A pro-kitty crowd of almost 100 people showed up Tuesday night to share opinions with Fort Worth Code Compliance on feral cats.
Most people favored a kinder, gentler approach to handling the wild critters. About 5,000 cats a year end up at the animal shelter. Few make it out alive, and feral cats are almost always euthanized.
The city is considering a trap-neuter-release (TNR) policy that could stabilize the populations of feral cats and reduce the number being euthanized.
Crowd members urged the city to adopt the policy.
“Why are humans wanting to kill everything?” a woman said. “We need to trap, neuter, and release.”
“These animals are a part of us whether you like it or not,” another said.
Residents who abandon pets are the ones creating the feral colonies; it’s a people problem, not a cat problem, others said.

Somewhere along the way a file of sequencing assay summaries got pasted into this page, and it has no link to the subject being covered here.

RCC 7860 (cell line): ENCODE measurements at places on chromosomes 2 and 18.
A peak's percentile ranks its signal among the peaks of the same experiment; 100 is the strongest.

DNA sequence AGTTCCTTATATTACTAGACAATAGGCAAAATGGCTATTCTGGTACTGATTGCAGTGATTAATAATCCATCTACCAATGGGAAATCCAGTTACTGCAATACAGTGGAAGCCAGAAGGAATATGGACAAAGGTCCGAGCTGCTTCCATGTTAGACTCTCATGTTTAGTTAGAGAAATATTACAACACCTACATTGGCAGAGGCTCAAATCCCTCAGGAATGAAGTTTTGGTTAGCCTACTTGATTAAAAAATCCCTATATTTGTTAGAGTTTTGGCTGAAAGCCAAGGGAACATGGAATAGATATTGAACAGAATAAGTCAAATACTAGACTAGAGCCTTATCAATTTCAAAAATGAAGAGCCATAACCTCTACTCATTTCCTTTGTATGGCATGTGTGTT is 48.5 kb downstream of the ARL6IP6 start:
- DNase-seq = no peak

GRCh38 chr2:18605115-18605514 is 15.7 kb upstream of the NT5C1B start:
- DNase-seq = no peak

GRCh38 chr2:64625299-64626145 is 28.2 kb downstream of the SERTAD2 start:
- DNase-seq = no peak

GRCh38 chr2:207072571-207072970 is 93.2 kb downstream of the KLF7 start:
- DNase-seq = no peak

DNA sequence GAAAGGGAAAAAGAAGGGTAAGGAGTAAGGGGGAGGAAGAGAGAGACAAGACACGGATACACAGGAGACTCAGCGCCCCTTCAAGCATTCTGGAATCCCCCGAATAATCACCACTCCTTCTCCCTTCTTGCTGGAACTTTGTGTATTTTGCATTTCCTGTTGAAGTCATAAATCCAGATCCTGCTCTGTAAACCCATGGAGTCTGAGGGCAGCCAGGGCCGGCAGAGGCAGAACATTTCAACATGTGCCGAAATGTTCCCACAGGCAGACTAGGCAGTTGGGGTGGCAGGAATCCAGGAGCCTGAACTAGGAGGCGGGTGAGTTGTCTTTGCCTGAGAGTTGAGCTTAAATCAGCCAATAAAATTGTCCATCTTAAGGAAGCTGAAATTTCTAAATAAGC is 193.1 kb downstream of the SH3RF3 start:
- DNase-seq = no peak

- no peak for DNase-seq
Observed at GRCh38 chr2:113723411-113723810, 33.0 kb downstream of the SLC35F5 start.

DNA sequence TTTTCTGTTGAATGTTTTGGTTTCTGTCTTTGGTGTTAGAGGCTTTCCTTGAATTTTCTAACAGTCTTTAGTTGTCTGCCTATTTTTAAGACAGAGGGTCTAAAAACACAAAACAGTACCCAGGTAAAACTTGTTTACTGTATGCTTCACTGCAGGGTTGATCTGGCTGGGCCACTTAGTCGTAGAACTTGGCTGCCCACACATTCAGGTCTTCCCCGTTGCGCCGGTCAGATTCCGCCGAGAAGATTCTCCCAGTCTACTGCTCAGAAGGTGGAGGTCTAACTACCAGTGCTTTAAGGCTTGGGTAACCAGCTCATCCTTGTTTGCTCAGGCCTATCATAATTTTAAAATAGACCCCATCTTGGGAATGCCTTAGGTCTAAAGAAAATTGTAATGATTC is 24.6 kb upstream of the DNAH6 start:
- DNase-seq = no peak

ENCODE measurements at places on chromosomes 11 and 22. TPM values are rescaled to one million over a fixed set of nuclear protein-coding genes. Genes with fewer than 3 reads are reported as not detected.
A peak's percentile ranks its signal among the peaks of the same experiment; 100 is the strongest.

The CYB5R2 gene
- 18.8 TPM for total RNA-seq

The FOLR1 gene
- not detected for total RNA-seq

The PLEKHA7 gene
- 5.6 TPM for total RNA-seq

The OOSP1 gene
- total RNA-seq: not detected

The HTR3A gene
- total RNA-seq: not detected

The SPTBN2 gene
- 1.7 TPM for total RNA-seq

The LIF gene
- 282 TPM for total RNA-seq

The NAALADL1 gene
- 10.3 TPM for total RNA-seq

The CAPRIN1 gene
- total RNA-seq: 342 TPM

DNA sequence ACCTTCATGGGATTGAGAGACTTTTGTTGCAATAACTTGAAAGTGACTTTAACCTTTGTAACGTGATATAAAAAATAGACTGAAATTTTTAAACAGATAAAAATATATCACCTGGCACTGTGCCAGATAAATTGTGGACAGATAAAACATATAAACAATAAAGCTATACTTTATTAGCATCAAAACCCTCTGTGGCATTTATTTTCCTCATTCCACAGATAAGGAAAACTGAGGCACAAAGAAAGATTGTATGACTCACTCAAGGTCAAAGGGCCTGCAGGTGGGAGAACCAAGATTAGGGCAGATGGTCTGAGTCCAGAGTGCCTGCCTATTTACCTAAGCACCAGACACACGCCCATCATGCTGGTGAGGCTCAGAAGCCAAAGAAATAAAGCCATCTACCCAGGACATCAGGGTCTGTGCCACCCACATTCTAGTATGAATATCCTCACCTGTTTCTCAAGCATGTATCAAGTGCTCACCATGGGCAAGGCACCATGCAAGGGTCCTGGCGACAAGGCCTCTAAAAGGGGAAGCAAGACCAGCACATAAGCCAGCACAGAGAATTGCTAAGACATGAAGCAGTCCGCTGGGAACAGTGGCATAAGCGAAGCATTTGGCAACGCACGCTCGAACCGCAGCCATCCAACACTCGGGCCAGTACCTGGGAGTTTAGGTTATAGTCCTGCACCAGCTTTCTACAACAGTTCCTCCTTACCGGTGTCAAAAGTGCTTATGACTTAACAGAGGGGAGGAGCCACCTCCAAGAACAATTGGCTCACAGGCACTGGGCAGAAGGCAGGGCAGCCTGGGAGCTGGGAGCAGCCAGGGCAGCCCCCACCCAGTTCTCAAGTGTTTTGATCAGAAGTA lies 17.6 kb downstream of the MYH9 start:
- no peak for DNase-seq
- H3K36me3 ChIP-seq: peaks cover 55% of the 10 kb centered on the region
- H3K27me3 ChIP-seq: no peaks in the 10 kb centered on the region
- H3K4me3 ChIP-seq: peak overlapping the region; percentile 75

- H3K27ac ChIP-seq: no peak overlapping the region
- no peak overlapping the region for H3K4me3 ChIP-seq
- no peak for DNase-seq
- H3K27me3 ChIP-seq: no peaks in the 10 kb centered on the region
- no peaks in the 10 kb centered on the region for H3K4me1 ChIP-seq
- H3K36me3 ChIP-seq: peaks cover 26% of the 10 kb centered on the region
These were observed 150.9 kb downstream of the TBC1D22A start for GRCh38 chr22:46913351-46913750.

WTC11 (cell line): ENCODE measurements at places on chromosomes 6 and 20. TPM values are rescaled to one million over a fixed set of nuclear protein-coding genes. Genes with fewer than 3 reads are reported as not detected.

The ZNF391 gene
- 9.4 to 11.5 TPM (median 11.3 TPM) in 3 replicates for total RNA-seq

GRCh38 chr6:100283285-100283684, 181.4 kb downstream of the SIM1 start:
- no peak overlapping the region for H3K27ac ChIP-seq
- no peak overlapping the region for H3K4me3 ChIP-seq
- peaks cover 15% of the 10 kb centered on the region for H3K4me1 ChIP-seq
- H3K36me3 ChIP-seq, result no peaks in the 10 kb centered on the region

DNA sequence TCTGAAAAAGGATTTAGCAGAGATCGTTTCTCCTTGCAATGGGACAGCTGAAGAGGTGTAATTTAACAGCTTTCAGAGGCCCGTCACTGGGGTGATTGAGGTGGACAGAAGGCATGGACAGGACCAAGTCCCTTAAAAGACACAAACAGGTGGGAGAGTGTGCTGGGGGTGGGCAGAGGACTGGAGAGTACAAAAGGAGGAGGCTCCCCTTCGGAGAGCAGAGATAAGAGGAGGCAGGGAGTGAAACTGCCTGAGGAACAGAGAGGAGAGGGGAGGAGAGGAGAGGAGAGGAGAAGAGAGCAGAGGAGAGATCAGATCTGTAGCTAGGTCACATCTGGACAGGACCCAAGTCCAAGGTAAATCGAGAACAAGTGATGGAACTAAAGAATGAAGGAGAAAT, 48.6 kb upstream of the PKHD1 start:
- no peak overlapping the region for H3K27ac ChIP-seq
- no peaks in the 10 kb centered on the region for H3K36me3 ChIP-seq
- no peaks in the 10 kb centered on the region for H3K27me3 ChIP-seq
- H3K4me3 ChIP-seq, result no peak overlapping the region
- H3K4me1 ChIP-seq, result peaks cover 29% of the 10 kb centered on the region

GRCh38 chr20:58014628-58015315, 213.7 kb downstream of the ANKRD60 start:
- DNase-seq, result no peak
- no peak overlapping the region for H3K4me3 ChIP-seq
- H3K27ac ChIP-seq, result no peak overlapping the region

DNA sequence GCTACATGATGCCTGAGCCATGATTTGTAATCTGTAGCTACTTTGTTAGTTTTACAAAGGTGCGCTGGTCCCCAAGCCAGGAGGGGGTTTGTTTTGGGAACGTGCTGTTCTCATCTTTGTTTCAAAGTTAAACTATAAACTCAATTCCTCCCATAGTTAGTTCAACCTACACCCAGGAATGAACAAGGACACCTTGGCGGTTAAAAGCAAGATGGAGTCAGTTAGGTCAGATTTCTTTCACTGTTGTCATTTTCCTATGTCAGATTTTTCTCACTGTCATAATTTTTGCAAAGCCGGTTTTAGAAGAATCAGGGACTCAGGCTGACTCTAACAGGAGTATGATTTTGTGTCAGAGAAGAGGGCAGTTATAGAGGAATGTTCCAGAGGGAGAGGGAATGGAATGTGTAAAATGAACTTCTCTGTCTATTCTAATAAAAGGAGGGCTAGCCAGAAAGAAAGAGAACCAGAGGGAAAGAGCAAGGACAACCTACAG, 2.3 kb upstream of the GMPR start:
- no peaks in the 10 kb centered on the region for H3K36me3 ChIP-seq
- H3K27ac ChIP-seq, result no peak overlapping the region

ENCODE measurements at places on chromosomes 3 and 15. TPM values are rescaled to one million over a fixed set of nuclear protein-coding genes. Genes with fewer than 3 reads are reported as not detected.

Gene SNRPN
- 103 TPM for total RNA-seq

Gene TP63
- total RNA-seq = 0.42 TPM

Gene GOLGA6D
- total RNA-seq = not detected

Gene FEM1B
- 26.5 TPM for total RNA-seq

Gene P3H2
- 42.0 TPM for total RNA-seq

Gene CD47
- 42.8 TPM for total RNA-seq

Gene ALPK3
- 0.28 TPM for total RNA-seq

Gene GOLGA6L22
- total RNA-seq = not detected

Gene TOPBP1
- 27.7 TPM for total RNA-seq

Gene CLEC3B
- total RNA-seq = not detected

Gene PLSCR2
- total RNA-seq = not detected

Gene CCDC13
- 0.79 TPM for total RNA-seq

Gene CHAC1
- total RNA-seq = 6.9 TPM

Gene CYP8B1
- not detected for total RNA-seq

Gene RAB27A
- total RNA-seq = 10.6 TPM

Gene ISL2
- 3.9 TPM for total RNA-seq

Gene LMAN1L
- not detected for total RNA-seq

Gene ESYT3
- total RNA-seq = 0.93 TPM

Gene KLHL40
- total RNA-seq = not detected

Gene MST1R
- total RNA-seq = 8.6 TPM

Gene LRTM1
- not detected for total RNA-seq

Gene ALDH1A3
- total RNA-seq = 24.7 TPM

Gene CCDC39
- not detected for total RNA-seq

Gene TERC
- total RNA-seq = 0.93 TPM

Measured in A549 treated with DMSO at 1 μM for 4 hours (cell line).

But not everybody was purring pretty.
A few people complained that feral cats were a nuisance that needed to be snuffed. Pet owners who follow city rules don’t always appreciate stray cats getting into trash, peeing and pooping willy nilly, attacking domesticated pets, killing birds and squirrels, or spreading disease.
“I have three feral cats who think [my house] is their toilet,” a woman said.
A gray-haired gentleman ambled up to the podium and kept his statement succinct: “When a cat comes into my yard, he’s a goner,” he said.
The crowd sat stunned and silent. As the man returned to his seat, he walked past faces that either glared at him or stared in drop-jawed amazement.
“Just hold your applause until later,” he said.
Cat lovers are probably more apt to take time out of their Tuesday evening to attend a public meeting on feral cats. But that cat-hater’s sentiment might be more representative of the masses.
A Fort Worth Star-Telegram story that announced the public meeting drew plenty of remarks in the comment section. Most weren’t exactly warm and fuzzy.
“Judging from comments here, I guess my earlier comment that cat hating is an integral part of the local culture was right on,” one said.
“Kill on sight, that should solve it,” said another.
Two more public meetings are scheduled on December 10 and December 15.